- What's the most exciting thing about your job?

Continual change ... and Airmiles.

MEL VARLEY - chief strategy officer, global, Mediaedge:cia

- Why is it important for your network to have somebody senior in a global strategy/innovation role?

We have a once-in-a-lifetime opportunity to become our clients' most valued business partner by shifting communications to the centre of the value chain. This is an incredibly exciting and highly complex challenge for a network spanning 84 countries. To deliver that, we need a global plan, a route map and a navigator.

- How encouraged are you that clients are now looking for service that goes beyond control of costs?

Cost remains the primary focus. However, the debate has become more balanced in the past six months. It has also accelerated in more digitally developed countries where the opportunity for communications to impact the client's bottom line is greater.

- How true is it that media agencies generally have failed to invest enough in innovation and new services

It is not true at all. History shows that most innovation occurs during recession, and this is true for MEC. In recent years, we have rolled out search, SEO, social, performance, mobile, retail, content, sports, entertainment and cause practices. We have aggressively shifted the profile of our talent pool during the recession to be much more digital.

We have re-engineered Navigator, our integrated planning approach, and trained more than 1,000 people globally in three-day boot camps in the past six months. In 2010, we launched a blueprint to guide future development of our Analytics & Insight practice (previously MediaLab) and ramped up our technology investments.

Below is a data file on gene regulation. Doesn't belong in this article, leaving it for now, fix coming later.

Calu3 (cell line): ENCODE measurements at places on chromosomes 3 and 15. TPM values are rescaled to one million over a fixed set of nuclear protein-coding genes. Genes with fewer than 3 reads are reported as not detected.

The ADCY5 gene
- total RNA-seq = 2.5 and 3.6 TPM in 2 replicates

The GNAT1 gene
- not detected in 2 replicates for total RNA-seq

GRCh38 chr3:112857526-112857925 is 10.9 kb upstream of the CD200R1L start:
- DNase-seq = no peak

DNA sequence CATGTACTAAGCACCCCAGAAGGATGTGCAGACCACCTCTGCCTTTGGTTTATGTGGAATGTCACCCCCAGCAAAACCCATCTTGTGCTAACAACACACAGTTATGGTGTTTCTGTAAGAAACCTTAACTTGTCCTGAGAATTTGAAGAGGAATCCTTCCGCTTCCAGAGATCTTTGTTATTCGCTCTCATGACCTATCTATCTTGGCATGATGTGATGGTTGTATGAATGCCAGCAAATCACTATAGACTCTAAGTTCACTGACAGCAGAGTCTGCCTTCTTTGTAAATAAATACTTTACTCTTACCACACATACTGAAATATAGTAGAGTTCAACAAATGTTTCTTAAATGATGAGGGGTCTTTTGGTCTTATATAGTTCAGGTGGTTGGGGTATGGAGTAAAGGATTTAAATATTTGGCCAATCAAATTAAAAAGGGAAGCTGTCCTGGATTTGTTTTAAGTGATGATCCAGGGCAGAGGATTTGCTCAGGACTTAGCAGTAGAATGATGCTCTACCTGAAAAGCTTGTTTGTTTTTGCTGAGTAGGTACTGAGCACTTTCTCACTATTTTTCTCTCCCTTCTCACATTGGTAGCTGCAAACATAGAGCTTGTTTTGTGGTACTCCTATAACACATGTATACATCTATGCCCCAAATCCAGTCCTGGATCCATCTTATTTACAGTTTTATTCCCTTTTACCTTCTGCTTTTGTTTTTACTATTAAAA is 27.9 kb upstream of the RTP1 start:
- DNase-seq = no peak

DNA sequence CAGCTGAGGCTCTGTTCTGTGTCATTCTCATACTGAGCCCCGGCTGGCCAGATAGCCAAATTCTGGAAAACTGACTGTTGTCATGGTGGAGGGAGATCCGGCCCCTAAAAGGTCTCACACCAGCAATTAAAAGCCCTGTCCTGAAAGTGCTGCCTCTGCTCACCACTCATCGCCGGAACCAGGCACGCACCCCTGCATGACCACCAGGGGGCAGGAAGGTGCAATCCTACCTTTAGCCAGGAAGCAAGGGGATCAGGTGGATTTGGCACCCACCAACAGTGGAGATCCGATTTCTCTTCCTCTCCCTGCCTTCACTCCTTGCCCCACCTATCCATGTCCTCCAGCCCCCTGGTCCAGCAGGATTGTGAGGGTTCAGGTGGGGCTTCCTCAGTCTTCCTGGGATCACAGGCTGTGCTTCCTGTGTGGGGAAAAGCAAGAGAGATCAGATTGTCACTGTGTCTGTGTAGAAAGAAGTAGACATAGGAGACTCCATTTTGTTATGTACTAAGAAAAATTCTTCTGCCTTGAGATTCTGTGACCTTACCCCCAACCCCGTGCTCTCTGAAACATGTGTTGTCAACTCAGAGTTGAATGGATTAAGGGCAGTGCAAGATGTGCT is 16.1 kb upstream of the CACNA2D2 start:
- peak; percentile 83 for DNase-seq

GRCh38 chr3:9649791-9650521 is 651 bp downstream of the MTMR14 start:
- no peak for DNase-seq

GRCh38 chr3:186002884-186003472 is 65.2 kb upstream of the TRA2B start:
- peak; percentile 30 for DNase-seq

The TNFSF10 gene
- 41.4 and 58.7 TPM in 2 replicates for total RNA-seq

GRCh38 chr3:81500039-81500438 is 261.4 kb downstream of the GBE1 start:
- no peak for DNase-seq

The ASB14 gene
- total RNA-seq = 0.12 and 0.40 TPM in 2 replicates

- In what ways can the role of the media agency grow in importance to clients?

This is the subject of our recent thought leadership work, "Are you in control enough to let go?", available at www.mecglobal.com. In a digital world, we can better understand and change people's behaviour, not just attitude. We can hardwire data to decisions. We can plan and buy organically to improve results, throwing off the restraints of the annual marketing calendar. We can create, amplify and distribute liquid content. We can orchestrate effective integration of marketing and communications across paid, owned and earned channels.

- To what degree does your network recognise local differences and regions growing at different rates?

We have consistent objectives, principles, practices, processes and values as a network, as well as tools and technologies. Local chief executives blend these with their national resources and practices to deliver the best job for our clients. We are growing where our clients are, and resources tend to reflect that.

- What's the most exciting thing about your job?

Sharing the passion of our people around the world, and seeing our work continually evolve and become more exciting and effective.

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1 Job description: Digital marketing executive

Digital marketing executives oversee the online marketing strategy for their organisation. They plan and execute digital (including email) marketing campaigns and design, maintain and supply content for the organisation's website(s).